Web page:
Steve Shannon, general manager of Buick, told an Automotive Press Association luncheon this week that 2007 is a transitional year for Buick in the U.S. He projected sales would be flat this year, partly due to production being halted for the 3-year-old Terraza minivan this summer. He declined to discuss how 2008 sales would play out. Buick also stopped production on its Rendezvous SUV-styled crossover in December, a model that attracted younger buyers.
'Grown-up' target demo
The average age for a Buick buyer is 60 years old: 67 on the car side and 53 on the truck side, Mr. Shannon said. Buick is seen as a stodgy brand catering to older consumers, but Mr. Shannon expects to lower the average age of his buyers by only two or three years in the next couple of years, calling his target "grown-ups." Many of his target buyers have remained loyal to Buick over the years.
Mike Jackson, VP-marketing and advertising for GM in North America, told Advertising Age that Buick is a "work in progress" that will have three products: the Lucerne sedan, LaCrosse sedan and Enclave crossover (the Enclave, which he called "smoking hot," hits showrooms this summer). The LaCrosse and Lucerne are "dramatically better" than the Buick cars they replaced -- the Century and LeSabre, respectively, Mr. Jackson said. And the automaker, after a 51-year hiatus, is also bringing back the concept of "Super" -- even more premium versions of the two sedans.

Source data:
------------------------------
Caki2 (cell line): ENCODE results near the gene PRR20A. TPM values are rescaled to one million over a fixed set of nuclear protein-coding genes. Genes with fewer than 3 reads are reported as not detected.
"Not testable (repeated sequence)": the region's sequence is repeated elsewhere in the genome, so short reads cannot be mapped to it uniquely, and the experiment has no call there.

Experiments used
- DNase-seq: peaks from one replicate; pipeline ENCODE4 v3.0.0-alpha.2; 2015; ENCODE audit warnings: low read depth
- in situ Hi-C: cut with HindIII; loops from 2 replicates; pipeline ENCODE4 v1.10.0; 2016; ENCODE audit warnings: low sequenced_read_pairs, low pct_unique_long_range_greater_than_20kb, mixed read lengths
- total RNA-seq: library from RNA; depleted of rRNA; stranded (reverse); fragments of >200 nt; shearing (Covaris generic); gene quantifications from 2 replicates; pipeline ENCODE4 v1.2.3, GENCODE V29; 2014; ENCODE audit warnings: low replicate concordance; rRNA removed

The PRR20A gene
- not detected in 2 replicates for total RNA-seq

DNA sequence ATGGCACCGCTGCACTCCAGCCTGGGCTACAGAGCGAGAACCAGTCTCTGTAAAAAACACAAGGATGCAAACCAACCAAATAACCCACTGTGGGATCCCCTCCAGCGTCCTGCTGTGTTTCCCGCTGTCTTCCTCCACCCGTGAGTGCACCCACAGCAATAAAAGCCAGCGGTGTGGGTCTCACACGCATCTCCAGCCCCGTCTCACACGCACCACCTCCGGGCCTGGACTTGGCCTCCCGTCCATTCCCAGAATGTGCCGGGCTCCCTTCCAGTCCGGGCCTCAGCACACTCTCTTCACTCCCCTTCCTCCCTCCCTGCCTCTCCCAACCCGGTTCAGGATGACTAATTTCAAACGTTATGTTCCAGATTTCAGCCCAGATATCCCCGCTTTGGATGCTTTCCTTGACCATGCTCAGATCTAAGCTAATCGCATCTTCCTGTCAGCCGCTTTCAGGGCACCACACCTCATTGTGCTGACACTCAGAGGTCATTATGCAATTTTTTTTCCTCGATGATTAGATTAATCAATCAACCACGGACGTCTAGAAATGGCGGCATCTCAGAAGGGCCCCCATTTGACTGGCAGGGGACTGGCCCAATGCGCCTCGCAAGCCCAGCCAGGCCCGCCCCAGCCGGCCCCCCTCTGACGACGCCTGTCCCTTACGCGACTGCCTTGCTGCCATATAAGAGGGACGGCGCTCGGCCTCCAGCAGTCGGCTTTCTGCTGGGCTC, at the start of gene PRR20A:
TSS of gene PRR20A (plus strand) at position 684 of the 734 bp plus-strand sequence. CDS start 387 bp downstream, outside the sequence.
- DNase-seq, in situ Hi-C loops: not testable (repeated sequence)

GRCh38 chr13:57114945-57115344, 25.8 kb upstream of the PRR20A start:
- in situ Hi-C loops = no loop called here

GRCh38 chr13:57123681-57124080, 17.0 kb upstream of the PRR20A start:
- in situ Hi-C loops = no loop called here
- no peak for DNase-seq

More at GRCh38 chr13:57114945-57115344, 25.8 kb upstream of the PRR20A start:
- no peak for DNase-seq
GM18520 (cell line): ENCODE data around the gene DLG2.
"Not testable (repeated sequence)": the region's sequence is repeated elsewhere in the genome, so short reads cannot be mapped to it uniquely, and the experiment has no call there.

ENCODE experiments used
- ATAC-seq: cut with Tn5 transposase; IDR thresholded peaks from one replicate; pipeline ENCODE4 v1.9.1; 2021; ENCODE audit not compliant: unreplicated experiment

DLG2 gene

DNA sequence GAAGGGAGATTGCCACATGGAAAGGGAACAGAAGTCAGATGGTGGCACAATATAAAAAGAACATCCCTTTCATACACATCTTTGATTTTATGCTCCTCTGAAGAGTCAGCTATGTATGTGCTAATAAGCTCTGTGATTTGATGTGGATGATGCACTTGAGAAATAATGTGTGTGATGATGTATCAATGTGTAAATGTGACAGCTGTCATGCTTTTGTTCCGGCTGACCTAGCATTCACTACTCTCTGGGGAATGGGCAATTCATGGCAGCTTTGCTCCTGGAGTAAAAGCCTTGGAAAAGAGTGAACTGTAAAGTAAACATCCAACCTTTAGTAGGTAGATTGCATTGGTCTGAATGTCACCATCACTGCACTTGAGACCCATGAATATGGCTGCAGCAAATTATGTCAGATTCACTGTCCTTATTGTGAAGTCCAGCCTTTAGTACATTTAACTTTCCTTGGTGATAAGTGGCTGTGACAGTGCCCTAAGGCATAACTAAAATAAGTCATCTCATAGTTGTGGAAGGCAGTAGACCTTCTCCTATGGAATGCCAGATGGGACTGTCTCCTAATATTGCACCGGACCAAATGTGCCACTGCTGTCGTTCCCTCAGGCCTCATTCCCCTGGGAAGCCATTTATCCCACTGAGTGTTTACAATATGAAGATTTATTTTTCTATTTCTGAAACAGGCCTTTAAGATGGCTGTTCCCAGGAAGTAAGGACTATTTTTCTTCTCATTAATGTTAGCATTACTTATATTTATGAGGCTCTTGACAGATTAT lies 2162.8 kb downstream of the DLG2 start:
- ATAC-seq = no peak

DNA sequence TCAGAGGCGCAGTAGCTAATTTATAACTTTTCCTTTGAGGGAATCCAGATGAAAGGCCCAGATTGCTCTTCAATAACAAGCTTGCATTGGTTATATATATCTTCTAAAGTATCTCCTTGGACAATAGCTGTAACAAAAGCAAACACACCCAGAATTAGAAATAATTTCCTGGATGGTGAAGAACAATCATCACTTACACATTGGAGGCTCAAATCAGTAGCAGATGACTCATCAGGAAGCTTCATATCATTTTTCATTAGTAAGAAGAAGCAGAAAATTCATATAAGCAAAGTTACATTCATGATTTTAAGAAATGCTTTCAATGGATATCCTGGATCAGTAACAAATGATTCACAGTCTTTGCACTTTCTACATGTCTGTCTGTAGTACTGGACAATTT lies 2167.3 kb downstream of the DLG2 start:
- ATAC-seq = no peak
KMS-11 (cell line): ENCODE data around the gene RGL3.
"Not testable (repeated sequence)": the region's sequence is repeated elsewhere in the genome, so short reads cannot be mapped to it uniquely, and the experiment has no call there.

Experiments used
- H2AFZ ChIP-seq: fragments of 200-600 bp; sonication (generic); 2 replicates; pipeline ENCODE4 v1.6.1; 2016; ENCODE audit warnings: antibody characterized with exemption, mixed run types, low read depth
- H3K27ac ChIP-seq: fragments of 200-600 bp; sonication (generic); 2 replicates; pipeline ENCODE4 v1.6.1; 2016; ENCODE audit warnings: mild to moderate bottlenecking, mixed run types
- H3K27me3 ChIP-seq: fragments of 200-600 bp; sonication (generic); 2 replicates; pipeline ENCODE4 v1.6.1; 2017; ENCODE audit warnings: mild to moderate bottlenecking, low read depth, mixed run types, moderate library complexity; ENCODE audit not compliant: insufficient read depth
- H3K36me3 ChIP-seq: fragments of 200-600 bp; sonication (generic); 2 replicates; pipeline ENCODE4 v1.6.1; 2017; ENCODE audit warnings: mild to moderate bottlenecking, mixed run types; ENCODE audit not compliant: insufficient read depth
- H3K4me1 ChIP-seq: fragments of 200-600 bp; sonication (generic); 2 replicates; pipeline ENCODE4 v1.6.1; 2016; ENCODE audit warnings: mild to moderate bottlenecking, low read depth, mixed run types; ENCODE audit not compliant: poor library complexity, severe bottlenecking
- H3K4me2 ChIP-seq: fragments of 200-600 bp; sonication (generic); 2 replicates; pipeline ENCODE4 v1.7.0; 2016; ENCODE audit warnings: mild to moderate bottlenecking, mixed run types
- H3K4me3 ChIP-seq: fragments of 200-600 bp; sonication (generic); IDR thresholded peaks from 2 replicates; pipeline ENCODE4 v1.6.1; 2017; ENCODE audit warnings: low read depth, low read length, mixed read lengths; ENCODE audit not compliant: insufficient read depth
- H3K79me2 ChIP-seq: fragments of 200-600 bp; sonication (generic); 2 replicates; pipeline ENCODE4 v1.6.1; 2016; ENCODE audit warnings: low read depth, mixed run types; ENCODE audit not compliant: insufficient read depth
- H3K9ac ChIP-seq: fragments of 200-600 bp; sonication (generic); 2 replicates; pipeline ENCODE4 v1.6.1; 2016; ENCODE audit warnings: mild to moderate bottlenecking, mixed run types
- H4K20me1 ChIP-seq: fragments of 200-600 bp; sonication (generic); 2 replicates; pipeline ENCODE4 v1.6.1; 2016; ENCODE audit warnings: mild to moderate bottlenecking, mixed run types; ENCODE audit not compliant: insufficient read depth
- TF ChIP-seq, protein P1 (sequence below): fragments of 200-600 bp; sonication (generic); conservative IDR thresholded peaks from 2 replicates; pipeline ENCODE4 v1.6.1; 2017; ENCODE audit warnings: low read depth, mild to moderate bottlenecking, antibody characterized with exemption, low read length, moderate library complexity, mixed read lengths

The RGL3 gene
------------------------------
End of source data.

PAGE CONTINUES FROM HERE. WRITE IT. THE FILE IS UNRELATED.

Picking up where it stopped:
Buick's ad agency is Interpublic Group of Cos.' McCann Erickson, Birmingham, Mich.
Brand peaked in 1984
Buick has seen sales decline so far this year, selling 27,121 new vehicles in the U.S. in the first two months of 2007 vs. 38,598 units for the same period in 2006. GM sold 240,657 Buicks domestically last year, nearly 15% fewer than 2005. The brand's peak year was 1984, when it sold 941,611 cars in the U.S., marking a 9% share of all cars sold that year and 6.6% total industry share with trucks (Buick only sold cars then).
In China, GM said Buick sales rose by 25% in 2006 to 304,230 units. Mr. Shannon said Buick's success in China could eventually be used in marketing the brand in the U.S. down the road. "We are rebuilding," he said, "brick by brick."